Results 1 to 12 of 12

Thread: How to make a meat rack?

  1. #1
    Member tekla's Avatar
    Join Date
    Oct 2009
    Location
    anchorage, alaska
    Posts
    261

    Default How to make a meat rack?

    ImageUploadedByTapatalk1341735167.715711.jpg I am going on a float hunt and am trying to come up with a quick way to throw up a meat rack. After having to remake one every night it seams to get tiresome. If you had some brackets that were light weight to use would it be a good idea or not? Here is a set up that I was thinking of going with. It is aluminum and weighs about two pounds each. Just looking for some good ideas of what everyone else uses or if they just lay meat on the ground or build a new rack everynight. Thanks

  2. #2
    Member tboehm's Avatar
    Join Date
    Nov 2006
    Location
    Soldotna AK
    Posts
    2,406

    Default

    If weight isn't an issue for you and your on a boat maybe. With something like that you would have to make sure that your braces were the same height which now involves cutting. Some 550 cord weighs ounces and it only takes a couple on minutes to make a tripod or better yet lashing one cross beam to a tree. The other thing is with your set up you now are limited to the diameter size of each piece as well. Nice thought but this isn't the wheel I would try to reinvent.
    Semper Fi and God Bless

  3. #3
    Member
    Join Date
    Apr 2006
    Location
    Big Lake
    Posts
    1,590

    Default

    Laying the meat on the ground is not a good idea - too much heat retention. Building a brush pile (enough so meat does not contact the ground) - laying meat on top of the brush - add some more brush & tarp over that. Your brackets would be a good idea for a drop camp - where you'd only have to find (or whittle) the correct diameter poles once, but on a float with multiple camps sounds like a pain.

  4. #4
    Member
    Join Date
    May 2011
    Location
    Anchorage
    Posts
    214

    Default

    Do yourself a big favor and go order a couple of these DVDs. Larry will show you how to do EVERYTHING on a float hunt including total meat care in good and bad conditions. he also covers everything else you can possibly have a question about.


    http://www.pristineventures.com/products/dvd-library.html

  5. #5

    Default

    I have never had to do this, I assume you are going way up a river and may have to float your way back to civilization or a pickup point with a moose or something. What I would do is just anchor the boat and leave the meat in bags on the floor of the boat, the water is so cold that it would be like putting it in a fridge. whether you made a rack or put it in the canoe, you would have to guard your stuff carefully anyway. if you have a partner, you can just trade watch duties all night, and if it is in the summer, you can just take off downriver anyway at anytime you want. if it is fall, you just pray for daylight and take off as soon as you can.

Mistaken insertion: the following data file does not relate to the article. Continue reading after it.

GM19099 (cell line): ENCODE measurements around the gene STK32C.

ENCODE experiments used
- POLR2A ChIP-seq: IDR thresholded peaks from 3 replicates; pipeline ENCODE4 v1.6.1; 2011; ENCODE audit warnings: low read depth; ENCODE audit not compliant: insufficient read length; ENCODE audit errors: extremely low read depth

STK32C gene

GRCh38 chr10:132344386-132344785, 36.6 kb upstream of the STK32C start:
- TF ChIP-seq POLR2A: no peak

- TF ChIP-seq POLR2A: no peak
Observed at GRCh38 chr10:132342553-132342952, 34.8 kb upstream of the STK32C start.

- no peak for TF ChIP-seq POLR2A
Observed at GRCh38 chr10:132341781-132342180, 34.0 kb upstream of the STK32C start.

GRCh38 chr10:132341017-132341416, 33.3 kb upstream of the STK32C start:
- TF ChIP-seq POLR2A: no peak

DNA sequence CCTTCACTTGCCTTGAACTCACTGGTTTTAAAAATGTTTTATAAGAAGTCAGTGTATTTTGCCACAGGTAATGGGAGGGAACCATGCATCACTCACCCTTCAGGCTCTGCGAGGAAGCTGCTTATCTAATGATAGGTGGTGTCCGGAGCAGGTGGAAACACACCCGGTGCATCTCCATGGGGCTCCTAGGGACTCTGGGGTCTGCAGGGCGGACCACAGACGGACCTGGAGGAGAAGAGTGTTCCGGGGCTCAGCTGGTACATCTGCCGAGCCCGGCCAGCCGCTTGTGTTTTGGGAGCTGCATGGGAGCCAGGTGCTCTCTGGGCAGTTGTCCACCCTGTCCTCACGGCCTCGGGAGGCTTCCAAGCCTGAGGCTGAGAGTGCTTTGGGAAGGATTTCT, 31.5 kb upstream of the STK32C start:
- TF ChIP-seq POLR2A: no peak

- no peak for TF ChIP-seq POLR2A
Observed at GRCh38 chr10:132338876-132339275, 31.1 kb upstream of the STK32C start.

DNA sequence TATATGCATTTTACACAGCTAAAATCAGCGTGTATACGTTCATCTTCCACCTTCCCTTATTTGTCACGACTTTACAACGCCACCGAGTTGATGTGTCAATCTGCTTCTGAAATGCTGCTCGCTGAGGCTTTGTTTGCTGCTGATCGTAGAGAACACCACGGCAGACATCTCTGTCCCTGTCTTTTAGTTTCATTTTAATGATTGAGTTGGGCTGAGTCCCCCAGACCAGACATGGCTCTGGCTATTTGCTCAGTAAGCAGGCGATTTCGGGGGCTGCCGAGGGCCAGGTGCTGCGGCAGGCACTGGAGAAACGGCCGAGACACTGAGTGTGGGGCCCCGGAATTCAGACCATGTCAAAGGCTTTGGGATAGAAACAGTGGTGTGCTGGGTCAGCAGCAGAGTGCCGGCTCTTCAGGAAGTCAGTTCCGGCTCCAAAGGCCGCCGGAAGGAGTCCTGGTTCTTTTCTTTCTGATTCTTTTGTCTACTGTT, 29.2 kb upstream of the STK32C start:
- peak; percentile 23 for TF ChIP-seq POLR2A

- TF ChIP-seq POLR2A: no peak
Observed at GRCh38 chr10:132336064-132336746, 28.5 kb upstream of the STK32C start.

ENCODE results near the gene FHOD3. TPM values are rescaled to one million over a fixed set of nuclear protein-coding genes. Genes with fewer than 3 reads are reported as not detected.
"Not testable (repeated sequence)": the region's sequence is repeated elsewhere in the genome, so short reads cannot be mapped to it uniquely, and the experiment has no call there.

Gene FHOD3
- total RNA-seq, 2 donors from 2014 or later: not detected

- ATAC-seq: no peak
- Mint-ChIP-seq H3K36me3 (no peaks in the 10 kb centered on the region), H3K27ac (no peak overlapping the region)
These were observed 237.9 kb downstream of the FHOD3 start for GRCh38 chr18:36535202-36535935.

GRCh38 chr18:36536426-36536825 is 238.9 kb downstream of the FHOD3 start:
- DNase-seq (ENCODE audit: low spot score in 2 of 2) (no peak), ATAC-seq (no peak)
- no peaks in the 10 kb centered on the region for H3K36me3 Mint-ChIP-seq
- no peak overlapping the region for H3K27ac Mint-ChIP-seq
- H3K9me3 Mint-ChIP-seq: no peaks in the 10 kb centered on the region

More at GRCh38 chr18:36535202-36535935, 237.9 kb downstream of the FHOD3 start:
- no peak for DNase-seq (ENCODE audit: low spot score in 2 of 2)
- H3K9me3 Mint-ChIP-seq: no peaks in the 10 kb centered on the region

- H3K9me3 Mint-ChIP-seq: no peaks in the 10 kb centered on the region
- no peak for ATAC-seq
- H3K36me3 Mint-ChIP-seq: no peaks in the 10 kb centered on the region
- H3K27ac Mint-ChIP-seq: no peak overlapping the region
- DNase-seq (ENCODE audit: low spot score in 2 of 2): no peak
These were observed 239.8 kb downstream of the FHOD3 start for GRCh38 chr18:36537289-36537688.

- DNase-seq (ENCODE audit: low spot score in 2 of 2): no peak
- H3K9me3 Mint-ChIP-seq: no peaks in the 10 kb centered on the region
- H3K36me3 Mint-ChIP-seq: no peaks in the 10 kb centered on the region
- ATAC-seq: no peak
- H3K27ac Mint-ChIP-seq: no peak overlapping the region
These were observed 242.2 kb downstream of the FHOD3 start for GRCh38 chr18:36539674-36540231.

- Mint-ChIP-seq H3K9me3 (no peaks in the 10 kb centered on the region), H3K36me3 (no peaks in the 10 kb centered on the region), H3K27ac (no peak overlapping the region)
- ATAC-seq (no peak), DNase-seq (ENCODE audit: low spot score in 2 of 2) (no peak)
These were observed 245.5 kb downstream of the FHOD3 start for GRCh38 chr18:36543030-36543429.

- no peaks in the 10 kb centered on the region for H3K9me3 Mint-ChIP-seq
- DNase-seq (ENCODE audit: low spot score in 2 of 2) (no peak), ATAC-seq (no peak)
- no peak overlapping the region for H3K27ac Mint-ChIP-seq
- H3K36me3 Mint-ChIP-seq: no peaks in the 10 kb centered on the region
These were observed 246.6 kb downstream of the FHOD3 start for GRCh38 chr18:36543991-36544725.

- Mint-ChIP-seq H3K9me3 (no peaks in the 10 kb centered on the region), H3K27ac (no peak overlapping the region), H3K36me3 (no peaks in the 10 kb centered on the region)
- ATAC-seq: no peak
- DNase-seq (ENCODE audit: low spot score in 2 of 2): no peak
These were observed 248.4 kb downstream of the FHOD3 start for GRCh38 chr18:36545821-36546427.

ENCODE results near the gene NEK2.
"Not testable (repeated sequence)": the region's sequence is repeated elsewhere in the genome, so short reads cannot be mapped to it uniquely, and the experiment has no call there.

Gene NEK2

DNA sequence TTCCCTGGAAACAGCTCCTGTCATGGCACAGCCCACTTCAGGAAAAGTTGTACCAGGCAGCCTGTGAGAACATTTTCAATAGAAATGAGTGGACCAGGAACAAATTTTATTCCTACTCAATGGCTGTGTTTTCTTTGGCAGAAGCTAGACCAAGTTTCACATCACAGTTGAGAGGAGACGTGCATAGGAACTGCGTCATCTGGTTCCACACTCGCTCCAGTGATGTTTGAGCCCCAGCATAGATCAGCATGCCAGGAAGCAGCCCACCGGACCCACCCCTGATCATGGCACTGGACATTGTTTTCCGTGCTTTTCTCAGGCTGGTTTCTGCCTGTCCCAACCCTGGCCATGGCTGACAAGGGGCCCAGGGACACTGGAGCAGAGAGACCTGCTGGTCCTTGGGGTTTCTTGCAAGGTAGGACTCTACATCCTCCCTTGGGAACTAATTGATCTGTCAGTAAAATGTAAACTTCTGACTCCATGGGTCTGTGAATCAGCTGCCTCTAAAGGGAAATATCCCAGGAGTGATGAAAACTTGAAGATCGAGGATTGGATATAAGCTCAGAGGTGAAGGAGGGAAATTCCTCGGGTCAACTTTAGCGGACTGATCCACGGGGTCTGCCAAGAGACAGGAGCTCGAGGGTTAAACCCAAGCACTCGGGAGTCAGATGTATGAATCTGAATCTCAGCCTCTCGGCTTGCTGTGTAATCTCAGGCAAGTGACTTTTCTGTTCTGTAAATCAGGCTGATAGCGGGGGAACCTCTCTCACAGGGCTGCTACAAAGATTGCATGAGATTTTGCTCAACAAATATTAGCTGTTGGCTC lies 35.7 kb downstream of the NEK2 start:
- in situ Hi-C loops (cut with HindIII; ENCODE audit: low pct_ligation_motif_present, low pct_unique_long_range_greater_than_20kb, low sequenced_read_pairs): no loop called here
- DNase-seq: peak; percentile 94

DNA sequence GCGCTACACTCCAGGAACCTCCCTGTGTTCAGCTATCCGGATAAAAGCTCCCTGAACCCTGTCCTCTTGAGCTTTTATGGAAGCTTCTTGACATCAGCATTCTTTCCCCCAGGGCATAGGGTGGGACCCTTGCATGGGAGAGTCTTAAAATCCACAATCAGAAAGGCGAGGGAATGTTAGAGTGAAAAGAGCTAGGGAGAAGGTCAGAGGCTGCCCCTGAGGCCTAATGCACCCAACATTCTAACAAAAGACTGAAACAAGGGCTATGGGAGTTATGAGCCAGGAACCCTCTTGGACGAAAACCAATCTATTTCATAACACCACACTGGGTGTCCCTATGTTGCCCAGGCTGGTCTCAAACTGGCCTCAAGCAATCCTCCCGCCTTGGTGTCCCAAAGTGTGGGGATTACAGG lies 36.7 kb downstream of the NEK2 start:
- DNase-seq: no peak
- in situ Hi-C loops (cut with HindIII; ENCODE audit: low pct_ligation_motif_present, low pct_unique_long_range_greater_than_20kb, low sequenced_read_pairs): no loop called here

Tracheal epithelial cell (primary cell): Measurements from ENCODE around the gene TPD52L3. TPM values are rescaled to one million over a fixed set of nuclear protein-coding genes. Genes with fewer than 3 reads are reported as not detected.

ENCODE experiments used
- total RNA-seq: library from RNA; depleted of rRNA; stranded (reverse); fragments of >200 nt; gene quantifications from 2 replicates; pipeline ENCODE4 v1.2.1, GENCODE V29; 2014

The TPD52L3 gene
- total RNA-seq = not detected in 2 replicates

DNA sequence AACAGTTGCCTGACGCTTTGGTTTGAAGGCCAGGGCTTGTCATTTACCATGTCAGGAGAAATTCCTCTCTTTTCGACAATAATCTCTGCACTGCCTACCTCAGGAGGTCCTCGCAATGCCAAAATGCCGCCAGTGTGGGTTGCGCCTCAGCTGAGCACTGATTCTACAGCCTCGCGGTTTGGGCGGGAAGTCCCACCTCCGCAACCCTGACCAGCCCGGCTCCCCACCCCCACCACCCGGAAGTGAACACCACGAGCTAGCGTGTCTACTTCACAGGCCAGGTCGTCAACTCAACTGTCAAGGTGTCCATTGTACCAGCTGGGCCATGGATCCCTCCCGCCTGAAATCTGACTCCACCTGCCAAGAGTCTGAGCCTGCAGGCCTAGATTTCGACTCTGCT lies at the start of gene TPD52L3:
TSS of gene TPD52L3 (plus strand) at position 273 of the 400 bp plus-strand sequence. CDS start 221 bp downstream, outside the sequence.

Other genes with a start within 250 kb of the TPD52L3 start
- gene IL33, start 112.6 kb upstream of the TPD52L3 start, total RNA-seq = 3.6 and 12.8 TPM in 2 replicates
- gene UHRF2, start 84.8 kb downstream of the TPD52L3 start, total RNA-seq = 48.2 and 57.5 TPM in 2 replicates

6. #6
    Member
    Join Date
    May 2011
    Location
    Girdwood
    Posts
    1,123

    Default

    Quote Originally Posted by theunseenowl View Post
    I have never had to do this, I assume you are going way up a river and may have to float your way back to civilization or a pickup point with a moose or something. What I would do is just anchor the boat and leave the meat in bags on the floor of the boat, the water is so cold that it would be like putting it in a fridge. whether you made a rack or put it in the canoe, you would have to guard your stuff carefully anyway. if you have a partner, you can just trade watch duties all night, and if it is in the summer, you can just take off downriver anyway at anytime you want. if it is fall, you just pray for daylight and take off as soon as you can.
    theunseenowl: I disagree with your philosophy and recommendations, as others have repeatedly done as you suggest and the meat spoiled faster.

    General rule of thumb is that the meat needs to be kept cool, dry, and have air circulation around it, hence the need to hang the meat as much as possible.

    Keep in mind that most people use game bags rather than plastic bags when dealing with meats when away in the field. We provide cover to help shield the meats from direct sunlight and rain.

  7. #7
    Member
    Join Date
    Jan 2007
    Location
    Juneau
    Posts
    2,127

    Default

    Laying it on the ground would depend on your weather......last year for moose season we laid tarps and put the moose directly on the gravel as it was colder than I've yet experienced during moose season. Doesn't always work.